Wednesday, May 8, 2013

Beaches and Cars are no Place for a Hot Dog

So, hands up, those of you who have taken your dog for a walk on pavement, gravel, or sand on a hot summer's day.  

Yes, sand - the beach - a great place for a sunny afternoon, right?  Wrong!  While we trot around in our flipflops or sneakers, our dog's bare paws are being burned by the sun-and-heat-absorbing material on which they are forced to walk.  An internet friend of mine, Nana Nishigaki, made this poster last year and has given me permission to post it here and to invite you to share it with others:

Walk the dog in the early morning and/or after sunset, or choose shady trails or grassy fields for play (being mindful that the dog doesn't first have to cross a burning-hot parking lot to reach it).  Your dog will thank you.

And then there is this scenario:  I'm doing a homecheck for a rescues, or just listening in on someone interested in adopting a dog from the shelter where I volunteer, when I hear the potential adopters say "Oh, he'll never be alone - I want a dog I can take EVERYWHERE with me."  

While making a dog an integral part of the family is a great thing, the expectation to take the dog everywhere raises red flags and, in the homecheck situation, leads to a reality-checking teachable moment. 

There are very few stores that allow dogs, and I've yet to see a doctor's office, grocery, restaurant, or hospital that allows Joe Blow to bring his dog in with him (unless Joe Blow has a service dog due to a disability).  

I see what many  people who take their dogs 'everywhere' do while in these establishments - they leave their dog in the car.  Sadly, on a warm spring, summer or fall day, this is a dangerous practice.  Even with the windows cracked and the car parked in the shade, the temperature inside the vehicle can quickly reach a point that leaves the dog in distress or - to put it bluntly - dead.  

Dogs cool themselves by panting and by releasing heat through their paws - the warm temperature inside the car, combined with car seat upholstery, prevents effective cooling.  The temperature inside a car increases approximately twenty degrees (F) for every ten minutes.  That's 'ten minutes to disaster', as a recent SPCA poster says. 

Tying them up outside the store or beside the car  is no solution as it invites escape or theft.   Leave Fido at home when going anywhere he or she isn't welcome - even if you just plan to 'pop into the store for a couple of things' - you never know when that 'two minutes' will become ten or twenty.    

But you, my dog loving friends, probably know this.  

My rule of thumb is if the temperature is in the high teens - or likely to reach that - I leave the dogs at home. 

It just makes sense.  Summer may be hotdog time, but it is no time for hot dogs. 


Anonymous said...

Beautiful columbine picture! Also I shared the poster with our daughter who works at the SPCA! She will love it! Enjoy your blog and read it often although don't usually comment!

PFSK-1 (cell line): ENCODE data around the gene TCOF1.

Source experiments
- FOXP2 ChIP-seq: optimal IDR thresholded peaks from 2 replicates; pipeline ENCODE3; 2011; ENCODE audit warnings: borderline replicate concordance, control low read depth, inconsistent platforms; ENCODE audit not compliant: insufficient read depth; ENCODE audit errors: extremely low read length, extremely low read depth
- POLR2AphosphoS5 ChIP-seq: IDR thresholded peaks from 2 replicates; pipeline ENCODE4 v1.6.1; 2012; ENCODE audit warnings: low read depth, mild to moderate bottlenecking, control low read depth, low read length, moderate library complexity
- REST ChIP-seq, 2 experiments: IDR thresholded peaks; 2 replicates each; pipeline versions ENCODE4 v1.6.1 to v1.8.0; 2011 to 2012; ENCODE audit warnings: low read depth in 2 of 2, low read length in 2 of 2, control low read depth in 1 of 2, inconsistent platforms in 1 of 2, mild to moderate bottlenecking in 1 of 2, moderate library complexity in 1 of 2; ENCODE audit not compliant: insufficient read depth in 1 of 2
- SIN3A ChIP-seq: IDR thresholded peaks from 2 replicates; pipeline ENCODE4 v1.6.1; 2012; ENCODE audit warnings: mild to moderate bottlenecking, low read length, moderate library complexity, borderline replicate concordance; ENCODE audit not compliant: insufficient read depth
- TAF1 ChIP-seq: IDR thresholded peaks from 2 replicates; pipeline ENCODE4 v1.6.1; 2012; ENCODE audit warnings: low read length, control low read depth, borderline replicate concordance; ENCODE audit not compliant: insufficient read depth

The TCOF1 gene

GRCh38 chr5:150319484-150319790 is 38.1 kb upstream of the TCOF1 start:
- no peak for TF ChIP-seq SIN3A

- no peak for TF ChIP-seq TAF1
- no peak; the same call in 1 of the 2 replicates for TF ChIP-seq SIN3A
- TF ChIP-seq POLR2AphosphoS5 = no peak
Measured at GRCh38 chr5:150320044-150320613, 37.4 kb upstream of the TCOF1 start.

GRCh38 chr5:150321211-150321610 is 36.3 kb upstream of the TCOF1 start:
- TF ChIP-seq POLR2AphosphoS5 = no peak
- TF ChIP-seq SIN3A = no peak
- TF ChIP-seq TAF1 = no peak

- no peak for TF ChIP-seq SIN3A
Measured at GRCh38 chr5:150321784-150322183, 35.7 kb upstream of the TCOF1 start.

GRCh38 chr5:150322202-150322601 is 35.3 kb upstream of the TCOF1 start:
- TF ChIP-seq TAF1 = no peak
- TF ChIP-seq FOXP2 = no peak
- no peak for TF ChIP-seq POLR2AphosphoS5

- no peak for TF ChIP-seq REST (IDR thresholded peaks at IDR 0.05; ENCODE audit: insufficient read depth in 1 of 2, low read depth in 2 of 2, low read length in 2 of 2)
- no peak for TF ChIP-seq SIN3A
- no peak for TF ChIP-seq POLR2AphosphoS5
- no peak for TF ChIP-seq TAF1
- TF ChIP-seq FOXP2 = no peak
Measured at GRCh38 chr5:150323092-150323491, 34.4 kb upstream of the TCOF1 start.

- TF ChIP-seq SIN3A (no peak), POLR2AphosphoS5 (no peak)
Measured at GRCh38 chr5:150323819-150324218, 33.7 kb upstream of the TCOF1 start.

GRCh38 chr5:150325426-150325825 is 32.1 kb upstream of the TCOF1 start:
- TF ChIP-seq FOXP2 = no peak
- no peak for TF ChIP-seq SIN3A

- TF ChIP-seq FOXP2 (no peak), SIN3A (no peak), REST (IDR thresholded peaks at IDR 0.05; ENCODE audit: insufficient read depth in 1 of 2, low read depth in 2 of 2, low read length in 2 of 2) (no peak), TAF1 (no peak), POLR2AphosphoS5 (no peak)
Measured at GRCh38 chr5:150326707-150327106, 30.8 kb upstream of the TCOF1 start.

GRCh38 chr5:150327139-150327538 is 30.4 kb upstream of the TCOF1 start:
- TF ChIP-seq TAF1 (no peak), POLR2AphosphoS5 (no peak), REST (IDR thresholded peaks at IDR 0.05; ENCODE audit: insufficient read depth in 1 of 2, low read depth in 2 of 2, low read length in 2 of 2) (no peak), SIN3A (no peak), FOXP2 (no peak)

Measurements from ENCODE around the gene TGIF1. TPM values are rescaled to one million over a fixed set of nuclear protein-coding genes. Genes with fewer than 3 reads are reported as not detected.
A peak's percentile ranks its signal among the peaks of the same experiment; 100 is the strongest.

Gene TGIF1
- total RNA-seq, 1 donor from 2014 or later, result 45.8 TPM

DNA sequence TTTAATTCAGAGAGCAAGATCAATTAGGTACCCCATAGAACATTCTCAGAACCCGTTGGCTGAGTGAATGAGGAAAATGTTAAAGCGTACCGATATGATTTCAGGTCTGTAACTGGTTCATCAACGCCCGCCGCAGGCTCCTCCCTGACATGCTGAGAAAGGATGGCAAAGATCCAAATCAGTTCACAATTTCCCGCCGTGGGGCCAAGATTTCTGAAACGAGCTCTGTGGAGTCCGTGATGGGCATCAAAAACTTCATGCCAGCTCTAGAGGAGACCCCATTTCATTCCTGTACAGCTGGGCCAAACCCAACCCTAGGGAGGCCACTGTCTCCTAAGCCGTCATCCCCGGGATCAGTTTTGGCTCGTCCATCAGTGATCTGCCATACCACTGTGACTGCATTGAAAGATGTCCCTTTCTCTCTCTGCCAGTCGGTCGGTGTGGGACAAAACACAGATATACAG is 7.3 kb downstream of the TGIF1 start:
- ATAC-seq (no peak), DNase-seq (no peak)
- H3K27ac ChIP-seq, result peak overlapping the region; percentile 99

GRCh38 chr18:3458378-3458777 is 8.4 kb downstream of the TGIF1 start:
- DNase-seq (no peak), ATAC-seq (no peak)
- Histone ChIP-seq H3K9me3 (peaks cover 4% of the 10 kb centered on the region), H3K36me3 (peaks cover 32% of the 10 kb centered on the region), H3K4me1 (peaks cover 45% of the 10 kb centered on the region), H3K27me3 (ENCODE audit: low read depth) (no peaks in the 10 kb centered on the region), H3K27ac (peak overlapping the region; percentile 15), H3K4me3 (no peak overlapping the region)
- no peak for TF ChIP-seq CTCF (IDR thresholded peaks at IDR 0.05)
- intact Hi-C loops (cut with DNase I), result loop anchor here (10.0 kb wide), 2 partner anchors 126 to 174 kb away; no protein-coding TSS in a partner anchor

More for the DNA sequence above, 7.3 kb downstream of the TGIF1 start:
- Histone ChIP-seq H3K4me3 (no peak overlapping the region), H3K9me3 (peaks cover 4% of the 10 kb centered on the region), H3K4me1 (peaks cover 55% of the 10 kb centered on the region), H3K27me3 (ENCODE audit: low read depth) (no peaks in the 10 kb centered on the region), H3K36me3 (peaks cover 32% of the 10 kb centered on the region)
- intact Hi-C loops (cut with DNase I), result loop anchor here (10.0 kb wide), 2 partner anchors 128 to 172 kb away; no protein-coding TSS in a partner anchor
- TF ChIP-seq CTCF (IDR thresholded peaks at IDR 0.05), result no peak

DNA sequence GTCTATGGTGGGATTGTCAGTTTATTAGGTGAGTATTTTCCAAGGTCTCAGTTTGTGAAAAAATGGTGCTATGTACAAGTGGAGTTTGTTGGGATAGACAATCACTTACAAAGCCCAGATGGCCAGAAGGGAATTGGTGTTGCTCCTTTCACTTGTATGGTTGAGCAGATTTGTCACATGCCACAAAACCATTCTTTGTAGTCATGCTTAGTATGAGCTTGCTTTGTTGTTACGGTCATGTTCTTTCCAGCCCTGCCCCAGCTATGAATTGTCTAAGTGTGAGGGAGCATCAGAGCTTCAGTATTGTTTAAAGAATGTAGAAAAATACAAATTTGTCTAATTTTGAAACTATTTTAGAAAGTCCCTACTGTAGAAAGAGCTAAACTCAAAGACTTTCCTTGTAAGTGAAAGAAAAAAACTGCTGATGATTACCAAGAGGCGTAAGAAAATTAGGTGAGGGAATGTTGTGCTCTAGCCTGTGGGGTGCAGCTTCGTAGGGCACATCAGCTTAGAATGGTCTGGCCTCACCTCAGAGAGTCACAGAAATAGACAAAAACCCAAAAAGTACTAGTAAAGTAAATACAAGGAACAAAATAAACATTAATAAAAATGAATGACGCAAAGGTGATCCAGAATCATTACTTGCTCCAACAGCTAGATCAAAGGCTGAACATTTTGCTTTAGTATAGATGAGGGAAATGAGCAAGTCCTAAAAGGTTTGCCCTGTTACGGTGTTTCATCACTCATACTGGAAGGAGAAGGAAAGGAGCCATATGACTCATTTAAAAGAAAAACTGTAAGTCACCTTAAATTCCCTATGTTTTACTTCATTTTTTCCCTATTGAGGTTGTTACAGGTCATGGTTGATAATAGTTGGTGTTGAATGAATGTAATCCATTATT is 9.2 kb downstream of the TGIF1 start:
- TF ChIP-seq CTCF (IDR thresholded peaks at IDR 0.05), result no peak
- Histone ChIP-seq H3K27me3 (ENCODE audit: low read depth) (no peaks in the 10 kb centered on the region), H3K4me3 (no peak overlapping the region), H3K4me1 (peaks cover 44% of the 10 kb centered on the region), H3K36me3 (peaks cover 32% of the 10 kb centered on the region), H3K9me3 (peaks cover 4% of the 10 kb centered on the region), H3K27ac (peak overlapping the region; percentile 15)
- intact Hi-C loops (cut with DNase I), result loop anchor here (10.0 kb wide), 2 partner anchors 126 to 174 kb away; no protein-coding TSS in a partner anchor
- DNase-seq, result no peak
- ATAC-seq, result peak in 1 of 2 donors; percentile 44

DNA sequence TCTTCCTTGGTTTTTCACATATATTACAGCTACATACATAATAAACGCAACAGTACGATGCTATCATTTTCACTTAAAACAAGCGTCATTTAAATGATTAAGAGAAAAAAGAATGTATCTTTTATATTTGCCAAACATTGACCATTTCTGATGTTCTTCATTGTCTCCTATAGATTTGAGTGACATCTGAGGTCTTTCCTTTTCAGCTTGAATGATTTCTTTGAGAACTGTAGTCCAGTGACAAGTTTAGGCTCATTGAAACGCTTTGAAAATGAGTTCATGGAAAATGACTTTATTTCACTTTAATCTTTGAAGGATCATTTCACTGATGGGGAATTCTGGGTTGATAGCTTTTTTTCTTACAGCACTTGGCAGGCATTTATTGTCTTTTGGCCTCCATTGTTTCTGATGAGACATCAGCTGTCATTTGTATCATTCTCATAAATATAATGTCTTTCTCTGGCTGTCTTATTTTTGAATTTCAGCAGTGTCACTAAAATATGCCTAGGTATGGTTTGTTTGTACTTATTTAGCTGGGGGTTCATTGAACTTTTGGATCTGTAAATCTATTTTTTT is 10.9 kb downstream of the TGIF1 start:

Anonymous said...

Well said, Jean. Warmer temperatures mean we need to adjust our thinking for our pets. Making sure that lots of clean water is available is also important during these warm days. I'm not sure any feral cats are living in the park behind my home but I keep a bowl of fresh water on my back patio just in case. They might enjoy a drink of cool, clean water on a hot day.

georgia little pea said...

Dear Ms Jean, I wish you had put this poster up before we went on our Chrissie holiday. If you remember, I burnt my tootsies on the beach and had to wear baby socks in public after that oh the shame of it all. My friend Ella died in a hot car, her humans didn't know she'd jumped in there and fallen asleep. They were and still are very sad. Us dogs are such fragile creatures. Please have a nice day. The Typist says your sun is back. Well hurrah for you, I am a bit cold here. Your friend, Georgia X

Cathy said...

Hear Hear

Jean said...

Hi Aileen - thanks for the comment! I posted the poster on the Cowichan SPCA facebook page - I'd love to see it circulated more widely. The SPCA has some great 'hot car' posters but I've never seen them mention 'hot sand' as a danger.
Anonymous - good idea to provide clean water for critters. I was just thinking I need to clean and fill the birdbath.
Oh Georgia, I do remember your poor burned tootsies during the ridiculously hot Australian summer. I bet your Typist won't let you do that again. And your poor friend Ella - so sad.
Each season brings new challenges and safety issues when it comes to our critters.

Anonymous said...

What a great poster. We hear all the time about the dangers of dogs in hot cars but seldome is it mentioned how hot pavement,sand, rocks etc can get and burn paws.


CAPB said...

What a great post. It's a good reminder at this time of year. I love the poster too - and good to remember to take care of paws on hot surfaces as well as thinking of hot oven cars.